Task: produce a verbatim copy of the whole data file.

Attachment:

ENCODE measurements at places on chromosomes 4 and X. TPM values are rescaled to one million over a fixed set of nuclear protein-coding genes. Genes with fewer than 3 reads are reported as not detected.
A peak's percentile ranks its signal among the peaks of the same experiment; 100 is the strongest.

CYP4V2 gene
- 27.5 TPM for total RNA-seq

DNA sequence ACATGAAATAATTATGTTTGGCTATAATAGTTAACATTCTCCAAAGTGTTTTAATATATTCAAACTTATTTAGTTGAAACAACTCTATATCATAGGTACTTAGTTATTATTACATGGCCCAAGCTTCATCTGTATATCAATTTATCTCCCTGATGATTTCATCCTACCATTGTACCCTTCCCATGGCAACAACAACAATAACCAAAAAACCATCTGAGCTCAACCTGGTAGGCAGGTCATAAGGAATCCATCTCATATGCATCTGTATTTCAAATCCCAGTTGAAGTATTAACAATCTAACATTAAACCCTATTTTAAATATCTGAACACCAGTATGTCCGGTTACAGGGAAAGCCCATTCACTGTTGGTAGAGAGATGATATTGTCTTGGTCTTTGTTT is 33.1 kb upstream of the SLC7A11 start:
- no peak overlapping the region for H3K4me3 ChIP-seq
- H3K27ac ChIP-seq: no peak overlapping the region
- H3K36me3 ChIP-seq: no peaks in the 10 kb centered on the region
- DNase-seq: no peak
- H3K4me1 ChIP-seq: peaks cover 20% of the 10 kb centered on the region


ENCODE measurements at places on chromosomes 4 and X. TPM values are rescaled to one million over a fixed set of nuclear protein-coding genes. Genes with fewer than 3 reads are reported as not detected.
A peak's percentile ranks its signal among the peaks of the same experiment; 100 is the strongest.

CYP4V2 gene
- 27.5 TPM for total RNA-seq

DNA sequence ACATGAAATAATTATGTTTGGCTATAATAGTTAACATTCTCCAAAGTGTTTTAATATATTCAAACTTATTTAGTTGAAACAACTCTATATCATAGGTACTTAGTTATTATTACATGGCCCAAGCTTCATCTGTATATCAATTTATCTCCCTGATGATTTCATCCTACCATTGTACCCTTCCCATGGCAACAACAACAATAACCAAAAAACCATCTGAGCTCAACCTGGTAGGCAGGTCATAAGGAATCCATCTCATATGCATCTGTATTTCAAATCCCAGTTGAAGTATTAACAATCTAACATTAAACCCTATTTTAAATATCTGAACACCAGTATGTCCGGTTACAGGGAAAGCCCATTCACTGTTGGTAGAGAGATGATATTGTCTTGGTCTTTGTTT is 33.1 kb upstream of the SLC7A11 start:
- no peak overlapping the region for H3K4me3 ChIP-seq
- H3K27ac ChIP-seq: no peak overlapping the region
- H3K36me3 ChIP-seq: no peaks in the 10 kb centered on the region
- DNase-seq: no peak
- H3K4me1 ChIP-seq: peaks cover 20% of the 10 kb centered on the region